Hybrid workforces are the future of work. Very few companies will ever rely solely on contingent workers. But the pandemic has given us a taste for how that hybrid model might work. Balance sheets show quite clearly that human resources and premises are two of the major drains on finances. Often, employing contingent workers allows companies to cut costs on both without seeing a drop in productivity. Naturally, this leads to an increase in ROI even if output remains static.

Of course, there is the added challenge of whether on-demand workers are paid more than employed staff and enjoy the same benefits. This is one of the decisions business leaders need to make. Indeed, discussions need to be had about how the hybrid model can be integrated in a way that boosts tech team’s performance, enhances company culture and improves ROI. And now is the time to have those conversations. The day will come when on-demand workers are an integral part of every successful business. Avoiding the change is impossible. Embracing the change is necessary. Planning for the change is essential.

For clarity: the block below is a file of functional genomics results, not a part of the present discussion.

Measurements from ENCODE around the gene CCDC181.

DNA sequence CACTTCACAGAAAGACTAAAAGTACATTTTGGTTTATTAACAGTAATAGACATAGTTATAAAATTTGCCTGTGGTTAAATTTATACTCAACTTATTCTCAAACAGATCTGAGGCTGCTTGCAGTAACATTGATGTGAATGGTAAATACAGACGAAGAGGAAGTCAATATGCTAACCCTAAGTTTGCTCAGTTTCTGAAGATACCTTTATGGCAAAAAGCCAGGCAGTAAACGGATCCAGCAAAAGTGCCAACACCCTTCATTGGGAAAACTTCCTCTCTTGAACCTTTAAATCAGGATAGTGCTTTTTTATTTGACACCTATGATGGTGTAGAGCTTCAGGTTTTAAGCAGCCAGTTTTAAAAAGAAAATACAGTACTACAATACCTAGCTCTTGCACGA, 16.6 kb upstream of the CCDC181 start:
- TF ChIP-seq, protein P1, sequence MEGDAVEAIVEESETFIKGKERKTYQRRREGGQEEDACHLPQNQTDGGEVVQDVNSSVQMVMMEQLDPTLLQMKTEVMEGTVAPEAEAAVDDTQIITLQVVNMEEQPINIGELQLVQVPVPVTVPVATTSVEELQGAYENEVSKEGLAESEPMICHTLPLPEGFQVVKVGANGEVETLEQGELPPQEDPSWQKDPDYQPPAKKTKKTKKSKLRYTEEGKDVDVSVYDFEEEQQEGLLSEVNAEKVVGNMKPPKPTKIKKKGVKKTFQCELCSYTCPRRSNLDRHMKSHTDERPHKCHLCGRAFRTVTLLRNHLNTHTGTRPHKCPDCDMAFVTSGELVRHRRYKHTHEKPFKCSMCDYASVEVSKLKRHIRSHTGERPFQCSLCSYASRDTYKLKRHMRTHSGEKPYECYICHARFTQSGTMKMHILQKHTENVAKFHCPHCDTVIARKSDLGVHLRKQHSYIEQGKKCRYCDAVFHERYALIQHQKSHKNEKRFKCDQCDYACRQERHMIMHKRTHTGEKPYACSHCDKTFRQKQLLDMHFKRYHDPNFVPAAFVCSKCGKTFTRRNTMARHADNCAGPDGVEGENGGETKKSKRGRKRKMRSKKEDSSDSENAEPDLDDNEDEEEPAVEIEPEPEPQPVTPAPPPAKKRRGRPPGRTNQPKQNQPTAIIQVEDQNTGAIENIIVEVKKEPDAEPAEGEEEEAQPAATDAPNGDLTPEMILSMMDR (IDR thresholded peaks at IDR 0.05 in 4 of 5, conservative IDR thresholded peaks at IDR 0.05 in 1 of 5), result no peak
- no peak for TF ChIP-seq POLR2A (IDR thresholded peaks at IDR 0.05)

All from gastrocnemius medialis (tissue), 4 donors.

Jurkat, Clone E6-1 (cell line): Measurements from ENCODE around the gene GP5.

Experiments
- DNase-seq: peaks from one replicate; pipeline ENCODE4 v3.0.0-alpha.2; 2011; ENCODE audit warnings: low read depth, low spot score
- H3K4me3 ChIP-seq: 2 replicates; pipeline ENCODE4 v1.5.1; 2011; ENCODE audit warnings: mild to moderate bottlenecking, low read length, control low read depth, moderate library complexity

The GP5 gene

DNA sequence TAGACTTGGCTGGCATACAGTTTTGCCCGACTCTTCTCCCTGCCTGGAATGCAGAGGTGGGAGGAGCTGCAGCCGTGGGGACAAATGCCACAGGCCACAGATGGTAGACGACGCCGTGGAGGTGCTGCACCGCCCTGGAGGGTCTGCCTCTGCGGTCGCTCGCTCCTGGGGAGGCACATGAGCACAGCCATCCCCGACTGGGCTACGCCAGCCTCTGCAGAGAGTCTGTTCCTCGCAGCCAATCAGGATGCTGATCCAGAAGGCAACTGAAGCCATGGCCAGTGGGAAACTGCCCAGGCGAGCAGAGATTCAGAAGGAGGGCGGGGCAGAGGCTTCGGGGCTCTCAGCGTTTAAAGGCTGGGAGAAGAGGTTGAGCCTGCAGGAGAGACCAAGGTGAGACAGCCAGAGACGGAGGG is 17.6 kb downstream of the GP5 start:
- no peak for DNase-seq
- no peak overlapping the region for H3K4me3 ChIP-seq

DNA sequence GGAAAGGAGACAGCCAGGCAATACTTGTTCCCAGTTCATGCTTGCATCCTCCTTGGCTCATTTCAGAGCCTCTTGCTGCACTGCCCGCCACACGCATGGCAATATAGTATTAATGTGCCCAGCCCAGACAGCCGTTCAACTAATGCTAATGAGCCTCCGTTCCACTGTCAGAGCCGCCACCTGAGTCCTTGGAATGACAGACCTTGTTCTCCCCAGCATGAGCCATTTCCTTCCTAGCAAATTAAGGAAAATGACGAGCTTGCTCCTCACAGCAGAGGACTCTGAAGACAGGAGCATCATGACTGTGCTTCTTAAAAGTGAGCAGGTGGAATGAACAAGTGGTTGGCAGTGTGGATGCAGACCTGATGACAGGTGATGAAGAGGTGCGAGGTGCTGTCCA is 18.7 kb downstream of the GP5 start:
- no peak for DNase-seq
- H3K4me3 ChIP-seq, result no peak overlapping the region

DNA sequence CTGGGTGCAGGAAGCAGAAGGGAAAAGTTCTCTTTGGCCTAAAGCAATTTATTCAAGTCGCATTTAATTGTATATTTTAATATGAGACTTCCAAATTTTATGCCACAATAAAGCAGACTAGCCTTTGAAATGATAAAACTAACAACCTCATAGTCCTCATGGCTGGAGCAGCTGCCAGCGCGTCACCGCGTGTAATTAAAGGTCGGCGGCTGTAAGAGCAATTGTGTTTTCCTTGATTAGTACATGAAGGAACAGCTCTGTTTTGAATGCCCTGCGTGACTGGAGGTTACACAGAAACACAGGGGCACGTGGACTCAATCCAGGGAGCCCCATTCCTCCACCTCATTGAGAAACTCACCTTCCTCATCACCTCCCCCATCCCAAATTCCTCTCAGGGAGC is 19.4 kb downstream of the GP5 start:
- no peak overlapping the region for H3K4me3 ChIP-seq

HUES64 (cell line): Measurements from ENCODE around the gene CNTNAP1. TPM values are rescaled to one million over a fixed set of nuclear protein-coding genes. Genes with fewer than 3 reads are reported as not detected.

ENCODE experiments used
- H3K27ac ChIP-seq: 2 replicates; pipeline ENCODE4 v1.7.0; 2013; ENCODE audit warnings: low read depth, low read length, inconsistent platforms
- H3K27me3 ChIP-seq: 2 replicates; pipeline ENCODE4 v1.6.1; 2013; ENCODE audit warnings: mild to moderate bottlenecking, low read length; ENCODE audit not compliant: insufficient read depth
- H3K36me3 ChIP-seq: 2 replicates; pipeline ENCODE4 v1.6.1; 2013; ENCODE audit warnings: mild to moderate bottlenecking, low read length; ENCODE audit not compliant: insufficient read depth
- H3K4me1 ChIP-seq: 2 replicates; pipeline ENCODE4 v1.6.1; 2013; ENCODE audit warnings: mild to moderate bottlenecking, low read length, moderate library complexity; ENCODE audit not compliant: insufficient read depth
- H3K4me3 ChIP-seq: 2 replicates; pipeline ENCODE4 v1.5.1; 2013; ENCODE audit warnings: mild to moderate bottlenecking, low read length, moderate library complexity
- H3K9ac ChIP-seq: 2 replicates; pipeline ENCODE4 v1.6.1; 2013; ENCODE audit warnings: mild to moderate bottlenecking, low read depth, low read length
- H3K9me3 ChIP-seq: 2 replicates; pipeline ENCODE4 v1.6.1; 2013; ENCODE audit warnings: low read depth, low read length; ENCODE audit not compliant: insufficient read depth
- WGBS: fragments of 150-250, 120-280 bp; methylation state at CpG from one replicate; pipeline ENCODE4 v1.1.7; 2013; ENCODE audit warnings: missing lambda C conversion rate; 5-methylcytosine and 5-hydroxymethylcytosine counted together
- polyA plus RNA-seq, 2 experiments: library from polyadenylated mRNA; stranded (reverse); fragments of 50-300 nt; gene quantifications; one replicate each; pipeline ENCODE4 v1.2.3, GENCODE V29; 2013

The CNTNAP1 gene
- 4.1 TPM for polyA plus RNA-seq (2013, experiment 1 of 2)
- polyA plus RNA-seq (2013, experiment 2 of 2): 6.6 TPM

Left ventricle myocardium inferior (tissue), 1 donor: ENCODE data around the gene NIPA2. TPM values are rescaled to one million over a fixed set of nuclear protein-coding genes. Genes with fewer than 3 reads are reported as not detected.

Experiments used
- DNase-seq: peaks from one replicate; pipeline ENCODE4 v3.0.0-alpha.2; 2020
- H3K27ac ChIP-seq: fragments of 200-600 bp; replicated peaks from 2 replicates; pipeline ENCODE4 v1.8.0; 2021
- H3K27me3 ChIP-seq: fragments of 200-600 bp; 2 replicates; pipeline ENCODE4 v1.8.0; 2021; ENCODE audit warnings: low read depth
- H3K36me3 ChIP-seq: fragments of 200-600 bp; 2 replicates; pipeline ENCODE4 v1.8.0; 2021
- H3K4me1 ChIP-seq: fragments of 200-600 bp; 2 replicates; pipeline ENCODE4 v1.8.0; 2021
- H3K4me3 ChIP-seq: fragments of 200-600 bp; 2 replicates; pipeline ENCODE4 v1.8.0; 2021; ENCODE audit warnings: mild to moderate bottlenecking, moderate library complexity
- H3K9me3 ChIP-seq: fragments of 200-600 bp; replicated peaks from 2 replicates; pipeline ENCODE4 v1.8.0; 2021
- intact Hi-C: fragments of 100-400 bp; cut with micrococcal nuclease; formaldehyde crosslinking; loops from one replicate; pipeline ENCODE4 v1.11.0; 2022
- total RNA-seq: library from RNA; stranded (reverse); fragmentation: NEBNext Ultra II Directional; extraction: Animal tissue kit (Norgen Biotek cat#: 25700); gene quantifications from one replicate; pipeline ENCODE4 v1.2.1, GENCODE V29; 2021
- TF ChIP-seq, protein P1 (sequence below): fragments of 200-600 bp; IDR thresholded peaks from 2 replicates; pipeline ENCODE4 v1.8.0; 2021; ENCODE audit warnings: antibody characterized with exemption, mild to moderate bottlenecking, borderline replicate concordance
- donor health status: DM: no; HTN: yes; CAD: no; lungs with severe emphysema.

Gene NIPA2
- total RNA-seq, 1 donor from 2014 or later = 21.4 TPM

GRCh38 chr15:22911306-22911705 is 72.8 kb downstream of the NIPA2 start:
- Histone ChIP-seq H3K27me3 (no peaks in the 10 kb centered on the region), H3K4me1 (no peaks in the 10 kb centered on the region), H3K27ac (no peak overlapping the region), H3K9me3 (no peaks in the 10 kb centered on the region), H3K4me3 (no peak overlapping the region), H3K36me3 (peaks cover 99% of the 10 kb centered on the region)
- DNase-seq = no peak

To find out more about why on-demand staff and outstaffing are driving success in Ukraine contact Agile Fuel today. You could tap into a whole region of software development expertise without the hassle and cost of employing a team yourself. More and more companies are using outstaffing to get on-demand distributed engineering teams with the flexibility to expand and contract without the need for long-term contracts.